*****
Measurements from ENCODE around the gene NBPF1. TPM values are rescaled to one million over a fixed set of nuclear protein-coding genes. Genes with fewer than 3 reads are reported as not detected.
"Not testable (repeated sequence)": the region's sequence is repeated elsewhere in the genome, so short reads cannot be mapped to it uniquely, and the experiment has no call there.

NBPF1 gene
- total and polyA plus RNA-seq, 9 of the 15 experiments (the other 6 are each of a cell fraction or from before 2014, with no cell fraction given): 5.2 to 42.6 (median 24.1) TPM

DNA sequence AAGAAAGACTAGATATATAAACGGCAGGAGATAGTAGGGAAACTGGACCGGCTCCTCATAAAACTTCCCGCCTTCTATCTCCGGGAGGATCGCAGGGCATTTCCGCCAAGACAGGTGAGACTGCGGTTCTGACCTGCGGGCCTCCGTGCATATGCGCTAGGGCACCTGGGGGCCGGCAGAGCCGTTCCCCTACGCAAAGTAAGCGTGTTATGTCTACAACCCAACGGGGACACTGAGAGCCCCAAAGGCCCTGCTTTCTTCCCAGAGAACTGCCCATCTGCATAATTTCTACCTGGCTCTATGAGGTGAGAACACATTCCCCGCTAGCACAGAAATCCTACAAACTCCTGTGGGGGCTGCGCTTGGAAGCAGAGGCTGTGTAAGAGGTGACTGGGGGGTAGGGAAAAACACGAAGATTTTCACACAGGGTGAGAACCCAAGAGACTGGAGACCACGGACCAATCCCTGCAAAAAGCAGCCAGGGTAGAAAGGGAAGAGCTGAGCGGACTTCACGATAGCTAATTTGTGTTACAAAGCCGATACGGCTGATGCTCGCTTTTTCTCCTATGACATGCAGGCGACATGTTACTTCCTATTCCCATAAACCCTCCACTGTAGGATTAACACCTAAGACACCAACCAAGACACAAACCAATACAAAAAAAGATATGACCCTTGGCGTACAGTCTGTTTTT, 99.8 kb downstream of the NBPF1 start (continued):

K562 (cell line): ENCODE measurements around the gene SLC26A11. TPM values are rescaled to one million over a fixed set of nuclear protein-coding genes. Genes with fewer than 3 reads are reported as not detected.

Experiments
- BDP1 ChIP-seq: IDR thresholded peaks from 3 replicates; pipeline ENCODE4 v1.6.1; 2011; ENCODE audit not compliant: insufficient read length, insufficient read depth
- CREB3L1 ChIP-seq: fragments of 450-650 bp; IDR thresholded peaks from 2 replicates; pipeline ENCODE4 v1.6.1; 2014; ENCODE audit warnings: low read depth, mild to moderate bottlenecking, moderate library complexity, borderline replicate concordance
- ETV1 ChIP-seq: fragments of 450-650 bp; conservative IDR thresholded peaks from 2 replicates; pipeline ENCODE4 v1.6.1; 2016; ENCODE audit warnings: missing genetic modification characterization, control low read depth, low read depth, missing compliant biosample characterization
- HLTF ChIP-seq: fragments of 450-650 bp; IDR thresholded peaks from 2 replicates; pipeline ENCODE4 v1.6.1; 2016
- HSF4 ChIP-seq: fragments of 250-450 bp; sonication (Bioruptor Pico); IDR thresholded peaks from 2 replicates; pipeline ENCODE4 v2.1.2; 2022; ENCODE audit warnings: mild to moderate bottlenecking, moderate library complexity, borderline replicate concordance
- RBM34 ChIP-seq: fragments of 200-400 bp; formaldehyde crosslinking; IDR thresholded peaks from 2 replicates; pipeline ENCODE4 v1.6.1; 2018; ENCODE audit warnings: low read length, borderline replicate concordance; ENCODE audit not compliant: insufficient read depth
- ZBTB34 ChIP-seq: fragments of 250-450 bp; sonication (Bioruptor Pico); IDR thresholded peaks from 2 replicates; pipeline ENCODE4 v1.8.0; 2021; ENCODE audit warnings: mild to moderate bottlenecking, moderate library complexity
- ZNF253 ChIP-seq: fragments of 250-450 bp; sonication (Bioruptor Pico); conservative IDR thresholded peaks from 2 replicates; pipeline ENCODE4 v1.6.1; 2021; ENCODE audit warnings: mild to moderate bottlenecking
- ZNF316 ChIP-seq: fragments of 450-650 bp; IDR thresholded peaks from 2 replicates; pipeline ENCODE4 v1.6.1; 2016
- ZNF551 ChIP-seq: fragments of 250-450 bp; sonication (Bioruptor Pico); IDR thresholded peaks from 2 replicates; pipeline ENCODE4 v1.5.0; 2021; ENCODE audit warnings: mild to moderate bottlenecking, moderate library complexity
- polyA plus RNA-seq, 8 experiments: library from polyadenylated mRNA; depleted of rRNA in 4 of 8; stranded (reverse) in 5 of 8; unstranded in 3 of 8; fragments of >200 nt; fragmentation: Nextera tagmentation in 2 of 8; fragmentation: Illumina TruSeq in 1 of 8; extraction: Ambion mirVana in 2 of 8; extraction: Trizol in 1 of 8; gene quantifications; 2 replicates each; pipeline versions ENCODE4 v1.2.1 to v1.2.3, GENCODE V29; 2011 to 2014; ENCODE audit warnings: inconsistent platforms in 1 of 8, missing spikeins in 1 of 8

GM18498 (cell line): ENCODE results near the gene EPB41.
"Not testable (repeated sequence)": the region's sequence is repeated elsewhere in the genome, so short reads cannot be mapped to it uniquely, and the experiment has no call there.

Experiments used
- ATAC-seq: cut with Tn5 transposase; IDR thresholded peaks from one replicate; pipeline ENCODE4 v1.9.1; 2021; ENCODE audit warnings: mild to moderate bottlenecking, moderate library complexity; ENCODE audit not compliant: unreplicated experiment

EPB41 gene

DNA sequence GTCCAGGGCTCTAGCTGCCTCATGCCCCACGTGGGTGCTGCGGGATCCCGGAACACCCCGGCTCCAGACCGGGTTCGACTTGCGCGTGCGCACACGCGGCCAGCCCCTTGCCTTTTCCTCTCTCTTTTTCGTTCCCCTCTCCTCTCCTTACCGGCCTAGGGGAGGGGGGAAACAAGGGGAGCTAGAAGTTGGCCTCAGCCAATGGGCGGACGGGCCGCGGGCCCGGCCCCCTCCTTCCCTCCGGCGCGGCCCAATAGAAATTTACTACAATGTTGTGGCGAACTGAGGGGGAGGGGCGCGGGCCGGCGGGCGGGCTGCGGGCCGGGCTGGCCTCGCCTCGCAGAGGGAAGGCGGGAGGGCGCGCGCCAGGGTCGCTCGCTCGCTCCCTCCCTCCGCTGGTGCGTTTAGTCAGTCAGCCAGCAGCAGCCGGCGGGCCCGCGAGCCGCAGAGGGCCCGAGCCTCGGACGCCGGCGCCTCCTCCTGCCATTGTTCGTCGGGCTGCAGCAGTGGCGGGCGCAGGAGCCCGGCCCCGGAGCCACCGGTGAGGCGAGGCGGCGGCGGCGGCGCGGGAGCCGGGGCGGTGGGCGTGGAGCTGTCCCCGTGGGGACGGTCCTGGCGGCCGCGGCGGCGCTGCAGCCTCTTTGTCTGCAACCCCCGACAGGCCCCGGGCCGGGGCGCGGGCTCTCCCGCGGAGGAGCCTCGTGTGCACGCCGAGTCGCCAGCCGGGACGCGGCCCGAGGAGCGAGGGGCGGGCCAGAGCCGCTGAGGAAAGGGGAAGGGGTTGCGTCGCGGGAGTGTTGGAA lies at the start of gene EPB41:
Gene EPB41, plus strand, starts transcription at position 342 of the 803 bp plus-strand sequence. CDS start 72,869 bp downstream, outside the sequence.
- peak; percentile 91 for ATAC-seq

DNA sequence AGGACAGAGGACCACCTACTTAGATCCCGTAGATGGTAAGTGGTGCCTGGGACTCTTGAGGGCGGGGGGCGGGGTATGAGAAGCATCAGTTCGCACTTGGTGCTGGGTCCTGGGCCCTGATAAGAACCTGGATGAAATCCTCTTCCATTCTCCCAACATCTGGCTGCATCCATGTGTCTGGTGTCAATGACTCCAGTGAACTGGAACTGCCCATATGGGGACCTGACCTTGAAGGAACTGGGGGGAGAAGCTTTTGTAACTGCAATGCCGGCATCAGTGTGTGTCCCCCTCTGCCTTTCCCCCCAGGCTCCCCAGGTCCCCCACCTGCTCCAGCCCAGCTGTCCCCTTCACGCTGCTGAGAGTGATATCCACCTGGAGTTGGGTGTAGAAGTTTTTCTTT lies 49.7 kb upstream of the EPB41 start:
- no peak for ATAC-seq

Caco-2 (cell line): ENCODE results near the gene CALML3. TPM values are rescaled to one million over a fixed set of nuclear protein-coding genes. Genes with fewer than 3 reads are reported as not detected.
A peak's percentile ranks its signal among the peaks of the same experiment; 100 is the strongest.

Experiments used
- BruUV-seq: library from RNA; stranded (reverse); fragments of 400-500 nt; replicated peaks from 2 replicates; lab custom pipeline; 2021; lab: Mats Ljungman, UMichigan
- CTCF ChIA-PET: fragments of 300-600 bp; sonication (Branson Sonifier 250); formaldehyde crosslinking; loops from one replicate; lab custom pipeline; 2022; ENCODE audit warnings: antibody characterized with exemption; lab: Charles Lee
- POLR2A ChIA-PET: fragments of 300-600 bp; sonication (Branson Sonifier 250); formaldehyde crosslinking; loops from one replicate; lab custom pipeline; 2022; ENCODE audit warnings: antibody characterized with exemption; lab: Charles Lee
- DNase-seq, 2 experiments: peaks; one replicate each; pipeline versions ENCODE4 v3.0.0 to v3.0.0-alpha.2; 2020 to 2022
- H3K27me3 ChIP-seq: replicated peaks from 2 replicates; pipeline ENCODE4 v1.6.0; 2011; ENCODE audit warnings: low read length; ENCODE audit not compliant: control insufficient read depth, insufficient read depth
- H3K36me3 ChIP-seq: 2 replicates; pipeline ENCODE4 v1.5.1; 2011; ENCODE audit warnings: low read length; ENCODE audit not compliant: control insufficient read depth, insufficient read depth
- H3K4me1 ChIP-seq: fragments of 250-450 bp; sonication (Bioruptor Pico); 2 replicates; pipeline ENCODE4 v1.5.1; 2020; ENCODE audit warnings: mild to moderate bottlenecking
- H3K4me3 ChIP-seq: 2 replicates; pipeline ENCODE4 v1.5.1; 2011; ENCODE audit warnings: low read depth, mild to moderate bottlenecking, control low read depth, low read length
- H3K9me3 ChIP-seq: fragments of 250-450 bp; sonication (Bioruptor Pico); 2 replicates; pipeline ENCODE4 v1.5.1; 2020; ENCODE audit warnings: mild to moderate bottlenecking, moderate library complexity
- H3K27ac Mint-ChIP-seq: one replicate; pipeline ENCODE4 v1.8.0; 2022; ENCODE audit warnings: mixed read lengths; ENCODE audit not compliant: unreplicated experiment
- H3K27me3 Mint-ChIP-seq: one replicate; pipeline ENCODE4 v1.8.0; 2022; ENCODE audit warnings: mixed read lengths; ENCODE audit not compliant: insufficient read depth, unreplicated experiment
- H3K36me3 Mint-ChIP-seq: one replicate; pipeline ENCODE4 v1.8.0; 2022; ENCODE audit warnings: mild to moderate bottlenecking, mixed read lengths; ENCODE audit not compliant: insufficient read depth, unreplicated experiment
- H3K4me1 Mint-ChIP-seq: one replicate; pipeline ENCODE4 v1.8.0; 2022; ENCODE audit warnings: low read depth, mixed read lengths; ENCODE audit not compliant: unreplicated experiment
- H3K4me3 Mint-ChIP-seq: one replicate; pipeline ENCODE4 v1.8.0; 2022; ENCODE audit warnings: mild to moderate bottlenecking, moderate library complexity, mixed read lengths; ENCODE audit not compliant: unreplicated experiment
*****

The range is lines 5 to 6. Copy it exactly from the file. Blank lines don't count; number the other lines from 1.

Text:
DNA sequence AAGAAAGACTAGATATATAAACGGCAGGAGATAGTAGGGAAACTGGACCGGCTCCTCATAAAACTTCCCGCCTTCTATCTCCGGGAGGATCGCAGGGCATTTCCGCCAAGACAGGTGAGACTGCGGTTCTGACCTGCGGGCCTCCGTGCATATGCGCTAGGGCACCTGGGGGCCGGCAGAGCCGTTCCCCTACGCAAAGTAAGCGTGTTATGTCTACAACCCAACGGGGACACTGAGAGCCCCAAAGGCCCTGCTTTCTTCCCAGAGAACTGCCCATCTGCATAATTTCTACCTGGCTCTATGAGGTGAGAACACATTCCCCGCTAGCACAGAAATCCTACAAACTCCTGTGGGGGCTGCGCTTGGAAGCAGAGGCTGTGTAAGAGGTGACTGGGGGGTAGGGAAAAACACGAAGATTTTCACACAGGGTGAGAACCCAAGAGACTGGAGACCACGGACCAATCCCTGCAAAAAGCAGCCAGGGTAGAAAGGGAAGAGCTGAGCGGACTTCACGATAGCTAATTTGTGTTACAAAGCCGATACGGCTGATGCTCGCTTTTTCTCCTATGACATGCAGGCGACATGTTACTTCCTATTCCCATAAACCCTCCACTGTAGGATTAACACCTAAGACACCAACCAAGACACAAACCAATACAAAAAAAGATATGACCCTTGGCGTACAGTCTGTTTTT, 99.8 kb downstream of the NBPF1 start (continued):

K562 (cell line): ENCODE measurements around the gene SLC26A11. TPM values are rescaled to one million over a fixed set of nuclear protein-coding genes. Genes with fewer than 3 reads are reported as not detected.